Samantha Page / ThinkProgress – 2016-09-26 23:10:33
A new report shows the steepest declines in African elephant populations in 25 years
Samantha Page / ThinkProgress
(September 24, 2016) — By the time today’s children are grown adults, there may be no more wild elephants on the African continent.
With only 400,000 elephants left there, and 30,000 to 40,000 lost to poachers every year, the population’s prognosis is dire, according to the newest African Elephant Status Report.
Poaching has had a resurgence in the past decade, according to the IUCN, the international wildlife organization that produced the report, but habitat loss also poses a longterm threat to elephants.
“It is shocking but not surprising that poaching has taken such a dramatic toll on this iconic species,” IUCN director general Inger Andersen said in a statement. “This report provides further scientific evidence of the need to scale up efforts to combat poaching. Nevertheless, these efforts must not detract from addressing other major and increasingly devastating threats such as habitat loss.”
This year’s report found that there are some 111,000 fewer elephants now than a decade ago.
“These new numbers reveal the truly alarming plight of the majestic elephantâ€Š — â€Šone of the world’s most intelligent animals and the largest terrestrial mammal alive today,” Andersen said.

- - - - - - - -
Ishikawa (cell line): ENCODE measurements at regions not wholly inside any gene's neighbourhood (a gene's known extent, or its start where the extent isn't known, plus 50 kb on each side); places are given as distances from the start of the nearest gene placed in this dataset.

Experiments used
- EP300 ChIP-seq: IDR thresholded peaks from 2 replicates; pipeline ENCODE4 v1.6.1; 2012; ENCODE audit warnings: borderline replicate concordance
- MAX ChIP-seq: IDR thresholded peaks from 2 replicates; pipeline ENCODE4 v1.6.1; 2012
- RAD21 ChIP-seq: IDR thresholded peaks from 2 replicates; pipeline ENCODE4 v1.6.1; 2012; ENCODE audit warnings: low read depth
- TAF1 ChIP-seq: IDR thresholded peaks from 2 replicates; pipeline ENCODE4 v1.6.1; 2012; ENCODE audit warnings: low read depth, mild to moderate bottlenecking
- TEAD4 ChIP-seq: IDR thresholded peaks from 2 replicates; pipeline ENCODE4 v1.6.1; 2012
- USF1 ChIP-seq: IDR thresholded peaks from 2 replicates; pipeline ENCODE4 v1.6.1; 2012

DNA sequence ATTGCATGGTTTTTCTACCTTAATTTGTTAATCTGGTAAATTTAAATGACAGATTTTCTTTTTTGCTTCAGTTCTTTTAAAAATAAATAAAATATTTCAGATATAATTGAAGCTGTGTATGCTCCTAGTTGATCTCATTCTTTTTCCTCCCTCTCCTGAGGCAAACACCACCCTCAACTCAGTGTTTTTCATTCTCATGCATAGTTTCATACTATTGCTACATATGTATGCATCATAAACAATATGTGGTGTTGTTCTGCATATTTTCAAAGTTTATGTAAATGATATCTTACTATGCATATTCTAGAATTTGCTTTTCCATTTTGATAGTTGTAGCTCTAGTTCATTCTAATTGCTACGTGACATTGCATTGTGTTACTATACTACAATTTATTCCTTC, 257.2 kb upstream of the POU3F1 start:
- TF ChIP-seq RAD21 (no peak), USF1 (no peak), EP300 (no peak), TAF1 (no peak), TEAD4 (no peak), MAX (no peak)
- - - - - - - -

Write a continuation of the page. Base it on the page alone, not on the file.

In East Africa, there are only half as many elephants as there were just a decade ago, due almost entirely to losses in Tanzania. In West Africa, 12 entire herds (“populations”) were lost across CÃ´te d’Ivoire, Ghana, Guinea Bissau, Sierra Leone, Togo, Guinea, and Nigeria since 2006.
While much of the current loss is due to poaching, in the future, climate change is expected to be a significant threat to elephant populations. Elephants are highly susceptible to temperature change, and they also migrate over large areas of landâ€Š — â€Šwhere changes to water supply, vegetation, and weather can endanger elephants.
Earlier this month, the United States joined hundreds of other nations in a sweepingâ€Š — â€Šbut voluntaryâ€Š — â€Šagreement to ban the domestic trade of ivory.
International ivory trade has been illegal since 1989, but domestic trade has likely been continuing to push demand. Last year, President Obama proposed a national ban on domestic ivory trade throughout the United States, excepting antiques, such as furniture and musical instruments. The new rule will prohibit the sale of ivory across state lines and tighten restrictions at US ports.
The United States is the world’s second-largest ivory market, after Asia.
The agreement is voluntary, but conservationists are hopeful.
Samantha Page is the Climate Reporter at ThinkProgress.